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Legion
Genre Horror
Year: 2009
 
Review:

Okay, so I've heard about Angels with Dirty Faces and Angels in the Outfield. I never thought I'd live to see the day angels started toting Thor's hammer and The Punisher's weapon of choice... until I saw Legion. When God realises that humanity isn't getting any better he decides to scour mankind from the face of the Earth. It's not a rapture, it's more of a nine plagues rolled-into-one zombie apocalypse. Michael, thinks God may have been a bit harsh and decides to sever ties with heaven by surgically removing his wings behind a dumpster and rallying behind humanity's last hope, a pregnant woman in a desolate roadside joint. It's basically an apocalyptic nativity story complete with a roadside manger and ordinary folks substituting Mary, Joseph and baby Jesus.

Legion's cast comprises of Paul Bettany (The Da Vinci Code), Lucas Black (The Fast and The Furious: Tokyo Drift), Dennis Quaid (Horsemen), Tyrese Gibson (Death Race) and Kevin Durand (X-Men Origins: Wolverine). On paper, it's a pretty decent mix of hit-and-miss actors with some good experience. The problem is that they're all playing supporting roles with a half-hearted attempt at a lead from Paul Bettany. It's missing that cult edge that only a Christopher Walken, Christian Bale, Crispin Glover or even Simon Pegg could muster. Unfortunately, these actors don't really add much more than their star power and could have easily been replaced by a solid b-movie performances from an unknown cast.

Legion is also not original by any means, yet combines its energies to create something borrowed, something new. It blends the worlds of angel apocalypse in The Prophecy 3: The Ascent, the gun skirmishes of Gabriel, the outback monster mayhem of Tremors, the Winchester pub bit from Shaun of the Dead and the claustrophobic stronghold action of Assault on Precinct 13.

The Prophecy 3 was a straight-to-video release with Christopher Walken, who starred as Gabriel guiding the trilogy to its third and final chapter with some vivid and impressionable imagery. It wasn't a classic horror, but achieved instant cult notoriety for Walken's involvement as the lead. Gabriel, an Aussie fantasy is another strong influence, turning the Matrix-type angel gun play into more epic and serious religious territory with an apocalypse in Legion. The high ammo blasting isn't really between angels anymore, yet echoes a similar dark, horror atmosphere.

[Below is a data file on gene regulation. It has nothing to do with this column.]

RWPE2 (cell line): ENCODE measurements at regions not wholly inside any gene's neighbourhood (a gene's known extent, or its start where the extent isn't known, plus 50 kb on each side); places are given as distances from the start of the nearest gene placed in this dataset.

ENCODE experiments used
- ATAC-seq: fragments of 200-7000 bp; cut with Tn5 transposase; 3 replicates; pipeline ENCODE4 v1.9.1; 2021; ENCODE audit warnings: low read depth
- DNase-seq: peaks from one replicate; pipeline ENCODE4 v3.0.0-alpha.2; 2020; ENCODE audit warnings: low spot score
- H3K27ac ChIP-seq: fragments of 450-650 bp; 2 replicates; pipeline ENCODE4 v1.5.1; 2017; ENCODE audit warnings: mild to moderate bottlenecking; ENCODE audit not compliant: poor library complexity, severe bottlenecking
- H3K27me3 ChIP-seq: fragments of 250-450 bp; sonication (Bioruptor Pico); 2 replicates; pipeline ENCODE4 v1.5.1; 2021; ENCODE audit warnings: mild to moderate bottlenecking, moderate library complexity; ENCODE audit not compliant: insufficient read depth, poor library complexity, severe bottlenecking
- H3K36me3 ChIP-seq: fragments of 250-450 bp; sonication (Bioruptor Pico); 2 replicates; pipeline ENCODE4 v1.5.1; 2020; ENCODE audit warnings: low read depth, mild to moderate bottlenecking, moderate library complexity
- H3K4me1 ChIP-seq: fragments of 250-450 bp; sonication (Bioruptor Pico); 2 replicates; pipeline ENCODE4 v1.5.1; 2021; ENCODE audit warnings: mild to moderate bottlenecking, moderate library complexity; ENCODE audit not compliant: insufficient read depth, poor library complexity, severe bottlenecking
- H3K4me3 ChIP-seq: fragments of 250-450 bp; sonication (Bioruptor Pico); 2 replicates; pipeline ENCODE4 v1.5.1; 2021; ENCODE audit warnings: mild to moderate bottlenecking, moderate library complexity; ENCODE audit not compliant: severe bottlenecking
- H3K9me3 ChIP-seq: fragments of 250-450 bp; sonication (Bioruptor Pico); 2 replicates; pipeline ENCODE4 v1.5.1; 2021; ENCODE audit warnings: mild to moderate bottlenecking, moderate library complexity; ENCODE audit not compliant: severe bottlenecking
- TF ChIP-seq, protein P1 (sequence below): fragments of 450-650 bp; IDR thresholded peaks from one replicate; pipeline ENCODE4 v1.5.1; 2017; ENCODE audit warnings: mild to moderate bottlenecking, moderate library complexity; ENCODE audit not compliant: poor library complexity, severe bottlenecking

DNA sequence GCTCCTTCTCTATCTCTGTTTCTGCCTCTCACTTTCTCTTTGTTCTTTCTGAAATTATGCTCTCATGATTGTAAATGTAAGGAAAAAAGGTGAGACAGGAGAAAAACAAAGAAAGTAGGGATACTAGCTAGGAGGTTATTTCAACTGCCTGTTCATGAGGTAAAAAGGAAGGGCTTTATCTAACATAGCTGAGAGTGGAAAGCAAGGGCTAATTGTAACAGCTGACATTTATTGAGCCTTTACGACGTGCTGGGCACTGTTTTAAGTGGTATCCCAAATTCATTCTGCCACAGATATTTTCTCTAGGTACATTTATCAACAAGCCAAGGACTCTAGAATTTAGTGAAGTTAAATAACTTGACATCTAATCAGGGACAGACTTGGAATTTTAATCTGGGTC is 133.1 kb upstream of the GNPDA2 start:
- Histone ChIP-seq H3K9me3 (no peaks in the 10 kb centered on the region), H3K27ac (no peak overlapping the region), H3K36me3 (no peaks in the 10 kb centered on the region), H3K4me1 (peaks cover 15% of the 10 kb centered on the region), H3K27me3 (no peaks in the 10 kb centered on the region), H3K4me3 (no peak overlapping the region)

Tremors, that classic sand worm b-horror with Kevin Bacon is witnessed in the roadside diner's off-the-beaten-track isolation and lock-and-load rooftop action as the angel-possessed humans trap our heroes in a scenario similar to Shaun of the Dead's Winchester zombie lock down. This claustrophobic single locale setting is reminiscent of John Carpenter's take on Rio Bravo, Assault at Precinct 13 in which the inhabitants of a police station are forced to defend themselves against a street gang.

The influences are not really surprising when you consider this is visual effects guru, Scott Stewart's first feature film as director, writing alongside fellow debutant and Barb Wire's editor, Peter Schink. If you're expecting crackling dialogue from a visual effects buff and editor, you'd be wrong. The script bristles with sappy one-on-one TV drama moments between action sequences and painful, cheesy one-liners to "up" the action set pieces. The performances hang onto the hack script with all their might, but are simply there to facilitate the action, style and visuals.

You can admire these film-makers for wanting to create an original film, free of horror cliches and jam-packed with dark religious torment in the face of an apocalypse. However, the film's attempt to remain earnest in all the unintentional laugh-out-loud moments and its inconsistent pacing render it a misfire. Instead of running with the cheesy horror comedy moments in a similar move to From Dusk to Dawn 2, Tremors or Shaun of the Dead, they try to remain stoic and committed to the lame script and cool visual effects.

Legion isn't a throw away film, in fact you probably wouldn't regret renting it if you picked it out at the video store. It's got the straight-to-video appeal of dumb horror actioners that allows you to engage without syncing your brain with your eyes. Spotting the horror references and tuning into the influences are half the fun in Legion as hordes of possessed humans wage war on the small roadside diner. To add insult to injury, Legion ends with a setup for a sequel... a little too presumptuous for some. All in all, it's a lightweight zombie showdown with a decent cast, plenty of style and enough horror action to get you through the drawn out patches of drama. Really can't recommend it, but would suggest that you wait for it to come out on DVD.

The bottom line: Deep-fried.

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